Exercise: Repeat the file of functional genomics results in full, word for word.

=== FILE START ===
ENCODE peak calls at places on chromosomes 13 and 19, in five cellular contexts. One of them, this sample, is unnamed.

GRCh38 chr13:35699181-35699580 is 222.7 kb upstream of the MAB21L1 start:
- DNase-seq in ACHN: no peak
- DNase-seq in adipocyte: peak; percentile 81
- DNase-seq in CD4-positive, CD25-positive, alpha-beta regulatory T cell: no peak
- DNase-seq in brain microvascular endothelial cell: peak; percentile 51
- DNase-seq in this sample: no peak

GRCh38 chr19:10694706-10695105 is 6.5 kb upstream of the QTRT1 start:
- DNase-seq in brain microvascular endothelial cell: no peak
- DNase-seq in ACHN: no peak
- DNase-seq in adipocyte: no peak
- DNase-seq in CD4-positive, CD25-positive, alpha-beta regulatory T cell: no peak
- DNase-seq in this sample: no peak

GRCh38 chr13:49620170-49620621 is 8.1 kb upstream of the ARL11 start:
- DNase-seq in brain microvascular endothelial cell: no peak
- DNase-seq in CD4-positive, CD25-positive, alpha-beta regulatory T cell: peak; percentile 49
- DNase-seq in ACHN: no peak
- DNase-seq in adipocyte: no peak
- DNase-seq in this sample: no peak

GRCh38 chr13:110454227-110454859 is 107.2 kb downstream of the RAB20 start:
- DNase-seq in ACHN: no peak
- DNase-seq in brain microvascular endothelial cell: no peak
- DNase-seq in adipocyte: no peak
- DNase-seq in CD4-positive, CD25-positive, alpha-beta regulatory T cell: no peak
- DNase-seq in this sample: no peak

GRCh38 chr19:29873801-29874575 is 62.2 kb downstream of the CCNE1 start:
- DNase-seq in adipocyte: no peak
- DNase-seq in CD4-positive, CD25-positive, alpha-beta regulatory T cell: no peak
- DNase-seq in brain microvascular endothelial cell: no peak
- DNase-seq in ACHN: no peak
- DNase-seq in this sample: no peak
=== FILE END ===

ENCODE peak calls at places on chromosomes 13 and 19, in five cellular contexts. One of them, this sample, is unnamed.

GRCh38 chr13:35699181-35699580 is 222.7 kb upstream of the MAB21L1 start:
- DNase-seq in ACHN: no peak
- DNase-seq in adipocyte: peak; percentile 81
- DNase-seq in CD4-positive, CD25-positive, alpha-beta regulatory T cell: no peak
- DNase-seq in brain microvascular endothelial cell: peak; percentile 51
- DNase-seq in this sample: no peak

GRCh38 chr19:10694706-10695105 is 6.5 kb upstream of the QTRT1 start:
- DNase-seq in brain microvascular endothelial cell: no peak
- DNase-seq in ACHN: no peak
- DNase-seq in adipocyte: no peak
- DNase-seq in CD4-positive, CD25-positive, alpha-beta regulatory T cell: no peak
- DNase-seq in this sample: no peak

GRCh38 chr13:49620170-49620621 is 8.1 kb upstream of the ARL11 start:
- DNase-seq in brain microvascular endothelial cell: no peak
- DNase-seq in CD4-positive, CD25-positive, alpha-beta regulatory T cell: peak; percentile 49
- DNase-seq in ACHN: no peak
- DNase-seq in adipocyte: no peak
- DNase-seq in this sample: no peak

GRCh38 chr13:110454227-110454859 is 107.2 kb downstream of the RAB20 start:
- DNase-seq in ACHN: no peak
- DNase-seq in brain microvascular endothelial cell: no peak
- DNase-seq in adipocyte: no peak
- DNase-seq in CD4-positive, CD25-positive, alpha-beta regulatory T cell: no peak
- DNase-seq in this sample: no peak

GRCh38 chr19:29873801-29874575 is 62.2 kb downstream of the CCNE1 start:
- DNase-seq in adipocyte: no peak
- DNase-seq in CD4-positive, CD25-positive, alpha-beta regulatory T cell: no peak
- DNase-seq in brain microvascular endothelial cell: no peak
- DNase-seq in ACHN: no peak
- DNase-seq in this sample: no peak